Joseph Sorgent
January 8, 2020
Is Zero Waste Achievable?
Is Zero Waste Achievable?

We are an increasingly disposable society who for the past decade or so have realized that while disposable is convenient, it is not necessarily good for our communal existence here on Planet Earth.  Today, waste is big news.  It’s serious.  And it’s hard to ignore.

The 5 R’s

We need to manage our waste by methods of the 5 R’s.  Here’s how it works…

  1. Refuse what you don’t need.
  2. Reduce what you do need.
  3. Reuse by using reusables.
  4. Recyclewhat you can’t refuse, reduce, or reuse.  And finally,
  5. Rot the rest – compost.

We have been trying to recycle for quite a few decades, but now the pace has picked up considerably.  There is an increasing focus on waste diversion from landfills and measures to reduce waste before it is generated.  30 years ago, 15% “diversion” from landfill was a good level; nowadays cities and states are mandating goals for 50 – 75%; and some individual facilities are trying to achieve net zero …90% diversion from landfill.

What Does It Look Like?

So, if our Utopian goal is “zero waste,” how do we achieve anything close to this in a commercial setting?  What can proactive waste diversion look like when commercial and institutional buildings generate significant amounts of materials and waste?

Understanding Why Waste Management is Important

Perhaps the most important reason for proper waste management is to protect the environment and the health and safety of the population.  Certain types of waste can be hazardous and can pollute the environment.  Poor waste management practices cause all sorts of problems from land and air pollution to serious medical conditions.  Alternatively, a well-planned waste management program helps to protect the environment and all of us, while benefitting your business with energy efficiency, cost savings, and resource recovery measures, to name a few.

It Starts with Education

The first step is to understand the increasing need for separation, and proper separation, at the point of generation.  What does this mean exactly?  It means not all trash can be treated the same.   Take two disposable cups, for example.   Even though they might look the same, they are not necessarily made of the same material.  We can’t just toss them both in the same blue recycling bin to be hauled to the recycling center.  Another example is a food bowl – given the bowl is a compostable type material, it and the left-over food content can go to the organics stream, but often the bowl’s plastic lid is not compostable, and it must go to another stream. This is how entire loads are contaminated and while the good intention is there, the effectiveness is not.  The more effective model is to separate items at the point of generation as the first step in waste stream diversion.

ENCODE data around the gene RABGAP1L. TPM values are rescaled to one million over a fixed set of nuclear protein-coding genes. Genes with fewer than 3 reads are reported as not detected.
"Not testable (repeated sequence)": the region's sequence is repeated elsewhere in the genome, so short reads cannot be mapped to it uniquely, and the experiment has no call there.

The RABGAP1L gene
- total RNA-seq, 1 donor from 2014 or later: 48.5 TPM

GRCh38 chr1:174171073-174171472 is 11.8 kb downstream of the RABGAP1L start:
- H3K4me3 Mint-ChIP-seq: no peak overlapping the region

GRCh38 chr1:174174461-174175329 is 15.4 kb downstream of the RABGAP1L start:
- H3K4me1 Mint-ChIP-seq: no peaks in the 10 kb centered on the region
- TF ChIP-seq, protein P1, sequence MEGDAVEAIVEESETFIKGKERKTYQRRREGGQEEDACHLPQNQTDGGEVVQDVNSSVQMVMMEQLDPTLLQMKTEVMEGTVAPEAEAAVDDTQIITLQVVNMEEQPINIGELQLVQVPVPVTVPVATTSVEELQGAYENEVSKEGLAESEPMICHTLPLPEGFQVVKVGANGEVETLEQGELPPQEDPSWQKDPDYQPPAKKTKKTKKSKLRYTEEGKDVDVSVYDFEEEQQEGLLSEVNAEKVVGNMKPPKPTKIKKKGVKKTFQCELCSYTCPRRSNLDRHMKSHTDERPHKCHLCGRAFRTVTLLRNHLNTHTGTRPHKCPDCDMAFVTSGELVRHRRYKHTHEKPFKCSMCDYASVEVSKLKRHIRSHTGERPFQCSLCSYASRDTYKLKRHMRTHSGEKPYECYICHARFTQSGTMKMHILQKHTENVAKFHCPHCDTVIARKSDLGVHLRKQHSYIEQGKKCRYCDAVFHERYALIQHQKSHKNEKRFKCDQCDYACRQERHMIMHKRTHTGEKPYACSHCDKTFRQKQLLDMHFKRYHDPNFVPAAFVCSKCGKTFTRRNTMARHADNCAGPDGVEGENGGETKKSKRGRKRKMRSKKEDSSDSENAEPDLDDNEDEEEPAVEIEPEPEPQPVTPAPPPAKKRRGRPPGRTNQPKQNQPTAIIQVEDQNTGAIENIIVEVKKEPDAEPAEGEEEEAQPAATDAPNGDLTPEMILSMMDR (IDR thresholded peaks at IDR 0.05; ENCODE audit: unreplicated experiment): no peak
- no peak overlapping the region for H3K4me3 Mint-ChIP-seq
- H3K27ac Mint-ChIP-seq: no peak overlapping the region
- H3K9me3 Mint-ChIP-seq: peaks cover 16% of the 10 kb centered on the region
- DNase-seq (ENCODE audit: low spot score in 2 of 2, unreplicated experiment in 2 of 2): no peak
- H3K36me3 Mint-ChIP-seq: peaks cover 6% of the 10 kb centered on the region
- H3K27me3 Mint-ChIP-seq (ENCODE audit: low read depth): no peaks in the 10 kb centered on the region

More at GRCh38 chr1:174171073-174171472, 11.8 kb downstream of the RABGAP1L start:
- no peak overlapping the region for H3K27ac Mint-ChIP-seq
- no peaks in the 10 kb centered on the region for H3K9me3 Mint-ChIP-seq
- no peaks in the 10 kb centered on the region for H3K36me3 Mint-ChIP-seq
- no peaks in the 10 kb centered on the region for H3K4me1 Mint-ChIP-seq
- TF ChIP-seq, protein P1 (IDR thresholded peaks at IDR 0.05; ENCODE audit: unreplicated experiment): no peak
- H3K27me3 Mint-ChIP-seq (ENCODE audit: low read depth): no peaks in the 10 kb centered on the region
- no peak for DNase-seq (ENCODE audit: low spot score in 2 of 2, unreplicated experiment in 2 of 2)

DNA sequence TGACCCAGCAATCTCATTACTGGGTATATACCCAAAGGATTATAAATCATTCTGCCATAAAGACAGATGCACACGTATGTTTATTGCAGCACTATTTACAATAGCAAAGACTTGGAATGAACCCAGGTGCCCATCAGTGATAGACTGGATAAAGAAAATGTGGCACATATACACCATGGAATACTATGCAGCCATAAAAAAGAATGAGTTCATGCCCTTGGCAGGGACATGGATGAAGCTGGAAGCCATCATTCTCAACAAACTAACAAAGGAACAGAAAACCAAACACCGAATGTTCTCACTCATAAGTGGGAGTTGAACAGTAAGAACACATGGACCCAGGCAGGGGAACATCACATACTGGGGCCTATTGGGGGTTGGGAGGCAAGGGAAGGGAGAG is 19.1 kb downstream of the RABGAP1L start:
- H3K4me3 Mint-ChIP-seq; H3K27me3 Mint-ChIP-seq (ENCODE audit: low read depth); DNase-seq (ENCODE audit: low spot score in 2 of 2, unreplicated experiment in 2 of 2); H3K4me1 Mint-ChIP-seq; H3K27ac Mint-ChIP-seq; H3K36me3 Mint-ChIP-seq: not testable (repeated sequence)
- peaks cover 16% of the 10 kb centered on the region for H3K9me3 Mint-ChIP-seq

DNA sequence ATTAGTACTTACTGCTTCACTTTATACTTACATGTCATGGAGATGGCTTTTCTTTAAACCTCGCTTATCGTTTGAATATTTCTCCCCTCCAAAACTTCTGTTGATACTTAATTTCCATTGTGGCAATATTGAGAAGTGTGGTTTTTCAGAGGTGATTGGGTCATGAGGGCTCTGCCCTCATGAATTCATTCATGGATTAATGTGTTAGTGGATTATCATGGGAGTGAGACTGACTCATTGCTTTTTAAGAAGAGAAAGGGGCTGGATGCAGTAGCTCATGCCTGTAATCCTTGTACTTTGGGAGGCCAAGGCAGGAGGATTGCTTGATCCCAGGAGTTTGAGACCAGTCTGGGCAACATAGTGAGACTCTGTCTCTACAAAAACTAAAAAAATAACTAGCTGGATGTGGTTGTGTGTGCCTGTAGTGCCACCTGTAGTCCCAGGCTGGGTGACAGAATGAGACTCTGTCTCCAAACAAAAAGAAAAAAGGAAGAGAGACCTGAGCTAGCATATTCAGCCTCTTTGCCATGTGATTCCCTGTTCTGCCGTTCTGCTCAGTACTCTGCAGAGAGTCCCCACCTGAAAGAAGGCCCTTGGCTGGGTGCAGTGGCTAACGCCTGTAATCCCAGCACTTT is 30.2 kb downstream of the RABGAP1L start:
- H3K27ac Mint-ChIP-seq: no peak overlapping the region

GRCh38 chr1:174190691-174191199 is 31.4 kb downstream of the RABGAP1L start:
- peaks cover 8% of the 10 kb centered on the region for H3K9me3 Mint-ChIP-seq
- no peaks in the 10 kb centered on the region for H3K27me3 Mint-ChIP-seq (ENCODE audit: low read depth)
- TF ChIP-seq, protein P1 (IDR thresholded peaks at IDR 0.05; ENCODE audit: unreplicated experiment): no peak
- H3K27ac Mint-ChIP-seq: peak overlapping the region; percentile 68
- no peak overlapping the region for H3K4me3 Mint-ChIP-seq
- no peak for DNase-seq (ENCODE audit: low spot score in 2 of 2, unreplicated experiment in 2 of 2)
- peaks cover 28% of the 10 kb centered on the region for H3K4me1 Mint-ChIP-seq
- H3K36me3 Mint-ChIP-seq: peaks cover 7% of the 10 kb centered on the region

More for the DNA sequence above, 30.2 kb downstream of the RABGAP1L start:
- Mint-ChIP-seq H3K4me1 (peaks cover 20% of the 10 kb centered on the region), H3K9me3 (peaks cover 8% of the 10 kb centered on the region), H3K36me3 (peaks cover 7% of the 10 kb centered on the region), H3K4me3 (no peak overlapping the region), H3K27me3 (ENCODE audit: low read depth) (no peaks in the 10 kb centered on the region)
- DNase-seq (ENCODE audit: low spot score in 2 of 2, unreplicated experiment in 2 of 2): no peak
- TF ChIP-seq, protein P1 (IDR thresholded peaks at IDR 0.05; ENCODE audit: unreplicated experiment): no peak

Effective separation at the point of generation requires a well-planned program for materials used, space and waste equipment.   It necessitates buy-in from people using the facility, operators, building managers and haulers so that the different kinds of waste streams can be held in central trash rooms effectively, composting can occur if it makes sense, and coordination with haulers for off-site processing can be administered correctly.  Bottom line, we want to ensure that effective waste stream diversion increases, while decreasing the amount of waste sent to the landfill for eternity.

Municipality Mandates and Regulations Are Key

Any way you look at it, waste recycling regulation is here to stay, and by all accounts become more stringent.  In most US and Canadian states, cities and provinces we are seeing an uptick in mandates and codes, as well as required waste management plans linked to building permits.  While general diversion goals and regulations are more common, many new regulations target specific waste streams – two of the more critical are plastics, an increasing environmental issue; and organics/compost, a promising recycling stream through aerobic and anaerobic processing.

It Doesn’t Need to be a Headache

And while calculating anticipated waste for your facility and generating a report to submit to your municipality may seem like a headache, it doesn’t need to be.  Whether or not it’s mandatory in your jurisdiction, it’s smart to seek out an experienced waste management specialist to become a part of the architectural planning team. It is best to deal with your anticipated waste stream as early in the design process as possible.  Ideally, this means while you are in the concept stage, so the waste infrastructure can be integrated seamlessly into the whole design rather than an afterthought.  A non-existent or ill-conceived waste management program means lots of problems and lots of money to address them after the fact.

Future Earth will Thank You

While zero waste is a lofty goal, it is not insurmountable.  You can take steps today to begin on the track to a cleaner and more viable Earth for decades to come.

By:  Joe Sorgent

Director of Sustainability | Los Angeles

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